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Conversational AI is a subset of artificial intelligence (AI) that allows consumers to interact with computer applications as if they were interacting with another human being. According to DeloitteThe global conversational AI market will grow by 22% between 2022 and 2025, reaching an estimated $14 billion by 2025.
By providing enhanced language customizations to cater to a very diverse and large group of hyper-local audiences, many practical applications of these include financial services, hospital departments and conferences, and can take the form of a translation app or a chatbot. According to Gartner 70% of the clerks reportedly interact with conversation platforms on a regular basis, but this is just a drop in the ocean of what could unfold this decade.
Despite the exciting potential within the AI space, there is one major hurdle; the data used to train conversational AI models does not sufficiently take into account the subtleties of dialect, language, speech patterns and inflection.
For example, when using a translation app, a person speaks in the source language and the AI calculates this source language and converts it into the target language. When the source speaker deviates from a standardized learned accent, such as speaking with a regional accent or using regional jargon, the effectiveness of live translations decreases. Not only does this create a substandard experience, but it also hinders users’ ability to communicate in real time, with friends and family or in a corporate environment.
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The need for humanity in AI
To avoid a drop in efficacy rates, AI needs to use a diverse dataset. For example, this could accurately represent speakers in the UK – both at regional and national levels – to provide better active translation and speed up interaction between speakers of different languages and dialects.
The idea of using training data in ML programs is a simple concept, but it is also fundamental to the way these technologies work. Training data works in a unique structure of reinforcement learning and is used to help a program understand how to apply technologies such as neural networks to learn and produce advanced results. The larger the pool of people interacting with this technology at the back end, for example speakers with speech impediments or stuttering, the better the resulting translation experience will be.
Specifically within the translation space, aimed at: how a user speaks instead of what what they are talking about is the key to improving the end user experience. The dark side of reinforcement learning was illustrated in recent news with Meta, who recently came under fire for being a… chatbot who spat out insensitive comments – who learned it from public interaction. Training data should therefore always have a human-in-the-loop (HITL) in which a human can ensure that the overarching algorithm is accurate and fit for purpose.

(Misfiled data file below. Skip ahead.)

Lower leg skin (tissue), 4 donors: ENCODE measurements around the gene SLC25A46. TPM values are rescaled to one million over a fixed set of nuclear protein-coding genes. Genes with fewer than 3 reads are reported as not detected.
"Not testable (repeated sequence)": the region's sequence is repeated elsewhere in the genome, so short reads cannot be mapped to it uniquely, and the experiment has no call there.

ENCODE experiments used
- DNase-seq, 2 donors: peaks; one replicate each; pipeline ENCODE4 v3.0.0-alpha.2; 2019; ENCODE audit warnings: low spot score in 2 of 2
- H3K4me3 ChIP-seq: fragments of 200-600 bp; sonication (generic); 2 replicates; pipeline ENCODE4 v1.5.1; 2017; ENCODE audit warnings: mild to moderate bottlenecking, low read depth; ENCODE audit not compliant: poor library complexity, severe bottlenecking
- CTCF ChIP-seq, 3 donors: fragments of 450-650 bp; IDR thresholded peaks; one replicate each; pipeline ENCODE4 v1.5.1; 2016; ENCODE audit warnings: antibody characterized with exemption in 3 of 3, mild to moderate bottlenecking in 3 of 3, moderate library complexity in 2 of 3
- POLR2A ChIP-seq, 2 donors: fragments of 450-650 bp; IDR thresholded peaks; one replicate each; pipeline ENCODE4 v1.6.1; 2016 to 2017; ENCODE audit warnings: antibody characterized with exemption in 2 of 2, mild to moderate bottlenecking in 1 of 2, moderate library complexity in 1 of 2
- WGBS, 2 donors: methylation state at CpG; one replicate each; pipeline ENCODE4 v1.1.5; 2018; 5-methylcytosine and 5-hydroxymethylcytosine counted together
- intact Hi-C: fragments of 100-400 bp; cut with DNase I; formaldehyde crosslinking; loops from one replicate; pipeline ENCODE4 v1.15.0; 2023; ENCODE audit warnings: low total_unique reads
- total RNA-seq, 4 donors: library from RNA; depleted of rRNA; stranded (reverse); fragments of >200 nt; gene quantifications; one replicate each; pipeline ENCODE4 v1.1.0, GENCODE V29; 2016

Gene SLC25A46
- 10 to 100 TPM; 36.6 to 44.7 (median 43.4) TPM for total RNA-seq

Taking into account the active nature of human conversations
Of course, human interaction is incredibly nuanced, and building a conversation design for bots that can navigate the complexity is an eternal challenge. Once this is accomplished, a well-structured, fully realized conversation design can ease the burden on customer service teams and translation apps and improve customer experiences. In addition to regional dialects and slang, training data should also take into account active conversations between two or more speakers communicating with each other. The bot needs to learn from their speech patterns, the time it takes to update an interjection, the pause between speakers, and then the response.
Prioritizing balance is also a great way to ensure conversations remain an active experience for the user, and one way to do this is by eliminating dead ends. Think of this as in an improvisational environment, where ‘yes, and’ sentences form the basis. In other words, you are supposed to accept your partner’s world-building while bringing a new element to the table. The most effective bots work the same way by openly formulating responses that encourage additional questions. Offering options and additional, relevant choices can ensure that all end-user needs are met.
Many people have trouble remembering long thoughts or take a little longer to process their thoughts. Therefore, translation apps would do well to give users enough time to calculate their thoughts before taking a break at the end of an interjection. Training a bot to learn filler words – like so, erm, nou, um, or like, for example in English – and have them associate a longer lead time with these words is a good way to enable users to experience a more realistic real-time experience. conversation. Offering targeted ‘barge-in’ programming (opportunities for users to interrupt the bot) is also another way to more accurately simulate the active nature of a conversation.
Future innovations in conversational AI
Conversational AI still has a long way to go before all users feel accurately represented. Taking into account subtleties of dialect, the time it takes for speakers to think, as well as the active nature of a conversation, will be crucial to advancing this technology. In the realm of translation apps, in particular, taking into account pauses and words associated with thinking will improve the experience for everyone involved and simulate a more natural, active conversation.
Making the data draw from a broader data set in the back-end process, for example by learning from both English RP and Geordie inflections, prevents the effectiveness of a translation from being lost due to processing problems due to accent. These innovations offer exciting possibilities, and it’s about time translation apps and bots took linguistic subtleties and speech patterns into account.
Martin Curtis is CEO of palaver
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